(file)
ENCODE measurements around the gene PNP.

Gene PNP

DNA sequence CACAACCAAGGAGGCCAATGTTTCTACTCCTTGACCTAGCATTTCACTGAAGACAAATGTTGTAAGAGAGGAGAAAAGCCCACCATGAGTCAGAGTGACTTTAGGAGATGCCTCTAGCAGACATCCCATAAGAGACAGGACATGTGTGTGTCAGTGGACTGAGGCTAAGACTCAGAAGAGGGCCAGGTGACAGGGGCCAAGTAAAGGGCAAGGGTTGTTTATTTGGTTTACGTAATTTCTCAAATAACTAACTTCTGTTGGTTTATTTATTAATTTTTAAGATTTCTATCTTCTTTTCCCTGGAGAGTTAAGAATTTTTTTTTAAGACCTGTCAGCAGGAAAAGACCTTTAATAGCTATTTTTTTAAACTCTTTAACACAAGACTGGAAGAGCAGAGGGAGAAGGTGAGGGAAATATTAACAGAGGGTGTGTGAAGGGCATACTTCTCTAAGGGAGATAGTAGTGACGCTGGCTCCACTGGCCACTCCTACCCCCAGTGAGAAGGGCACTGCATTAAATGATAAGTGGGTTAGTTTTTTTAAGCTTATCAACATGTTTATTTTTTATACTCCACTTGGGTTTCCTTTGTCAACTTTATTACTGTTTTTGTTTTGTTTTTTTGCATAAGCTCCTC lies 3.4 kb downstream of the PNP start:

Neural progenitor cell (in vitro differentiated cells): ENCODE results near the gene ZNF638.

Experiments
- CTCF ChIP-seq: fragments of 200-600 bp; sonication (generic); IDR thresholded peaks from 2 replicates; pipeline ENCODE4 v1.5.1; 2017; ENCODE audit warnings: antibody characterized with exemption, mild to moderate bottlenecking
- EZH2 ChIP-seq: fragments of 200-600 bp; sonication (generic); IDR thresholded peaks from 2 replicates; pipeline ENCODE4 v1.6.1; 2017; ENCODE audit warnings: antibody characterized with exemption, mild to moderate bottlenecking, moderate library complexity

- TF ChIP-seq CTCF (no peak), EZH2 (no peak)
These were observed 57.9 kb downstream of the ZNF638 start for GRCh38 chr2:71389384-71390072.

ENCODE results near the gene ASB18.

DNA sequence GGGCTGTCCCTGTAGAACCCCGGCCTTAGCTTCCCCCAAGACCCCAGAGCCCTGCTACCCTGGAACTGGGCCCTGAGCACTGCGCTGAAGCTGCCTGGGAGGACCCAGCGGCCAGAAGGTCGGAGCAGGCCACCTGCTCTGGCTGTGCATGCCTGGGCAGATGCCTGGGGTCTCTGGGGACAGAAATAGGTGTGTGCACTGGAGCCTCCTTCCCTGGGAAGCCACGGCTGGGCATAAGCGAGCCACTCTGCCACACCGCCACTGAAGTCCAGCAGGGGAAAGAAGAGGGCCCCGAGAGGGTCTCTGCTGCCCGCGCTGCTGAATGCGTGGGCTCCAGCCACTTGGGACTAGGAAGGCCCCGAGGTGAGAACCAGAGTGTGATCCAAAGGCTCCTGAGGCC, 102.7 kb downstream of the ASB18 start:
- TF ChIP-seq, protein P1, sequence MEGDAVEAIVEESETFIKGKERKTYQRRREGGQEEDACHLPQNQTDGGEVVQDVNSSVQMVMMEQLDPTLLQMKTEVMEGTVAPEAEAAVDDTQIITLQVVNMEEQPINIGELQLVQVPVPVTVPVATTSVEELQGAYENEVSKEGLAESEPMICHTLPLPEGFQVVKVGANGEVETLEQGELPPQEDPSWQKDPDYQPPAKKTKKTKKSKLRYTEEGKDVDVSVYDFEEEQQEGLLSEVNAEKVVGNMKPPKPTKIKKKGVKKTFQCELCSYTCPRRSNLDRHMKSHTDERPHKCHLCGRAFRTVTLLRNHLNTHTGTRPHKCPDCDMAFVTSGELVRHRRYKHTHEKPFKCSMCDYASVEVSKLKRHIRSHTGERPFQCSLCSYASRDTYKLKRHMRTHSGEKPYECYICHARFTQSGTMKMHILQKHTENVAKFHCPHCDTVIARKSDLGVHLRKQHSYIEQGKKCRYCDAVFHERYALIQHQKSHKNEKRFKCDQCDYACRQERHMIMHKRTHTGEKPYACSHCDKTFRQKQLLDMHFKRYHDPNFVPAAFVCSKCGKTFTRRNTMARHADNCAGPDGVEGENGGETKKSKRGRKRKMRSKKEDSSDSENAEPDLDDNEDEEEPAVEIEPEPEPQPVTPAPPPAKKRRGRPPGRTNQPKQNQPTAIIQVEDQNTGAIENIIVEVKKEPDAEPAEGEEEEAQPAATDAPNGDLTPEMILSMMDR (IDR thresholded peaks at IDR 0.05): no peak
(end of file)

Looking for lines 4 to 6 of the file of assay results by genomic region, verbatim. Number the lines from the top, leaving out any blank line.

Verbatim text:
Neural progenitor cell (in vitro differentiated cells): ENCODE results near the gene ZNF638.

Experiments
- CTCF ChIP-seq: fragments of 200-600 bp; sonication (generic); IDR thresholded peaks from 2 replicates; pipeline ENCODE4 v1.5.1; 2017; ENCODE audit warnings: antibody characterized with exemption, mild to moderate bottlenecking